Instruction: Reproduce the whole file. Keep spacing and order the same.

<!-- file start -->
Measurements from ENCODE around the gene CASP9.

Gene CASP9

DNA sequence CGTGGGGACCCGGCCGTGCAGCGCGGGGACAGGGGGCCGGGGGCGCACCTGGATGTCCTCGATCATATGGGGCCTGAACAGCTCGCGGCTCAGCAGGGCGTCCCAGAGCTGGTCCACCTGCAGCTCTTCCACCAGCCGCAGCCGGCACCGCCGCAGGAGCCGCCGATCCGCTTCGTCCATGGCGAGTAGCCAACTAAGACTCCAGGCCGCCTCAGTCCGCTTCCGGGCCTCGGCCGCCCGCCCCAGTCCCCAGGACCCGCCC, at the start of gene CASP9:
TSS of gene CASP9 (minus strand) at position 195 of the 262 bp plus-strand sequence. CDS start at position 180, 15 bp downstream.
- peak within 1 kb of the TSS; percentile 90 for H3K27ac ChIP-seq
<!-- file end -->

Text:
Measurements from ENCODE around the gene CASP9.

Gene CASP9

DNA sequence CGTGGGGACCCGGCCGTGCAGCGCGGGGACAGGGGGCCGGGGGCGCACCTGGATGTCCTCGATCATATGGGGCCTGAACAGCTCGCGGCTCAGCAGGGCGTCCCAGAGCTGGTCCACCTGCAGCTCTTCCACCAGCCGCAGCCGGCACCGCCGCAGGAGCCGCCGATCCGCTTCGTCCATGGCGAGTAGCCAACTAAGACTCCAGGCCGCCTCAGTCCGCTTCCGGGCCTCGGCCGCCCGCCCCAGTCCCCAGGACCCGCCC, at the start of gene CASP9:
TSS of gene CASP9 (minus strand) at position 195 of the 262 bp plus-strand sequence. CDS start at position 180, 15 bp downstream.
- peak within 1 kb of the TSS; percentile 90 for H3K27ac ChIP-seq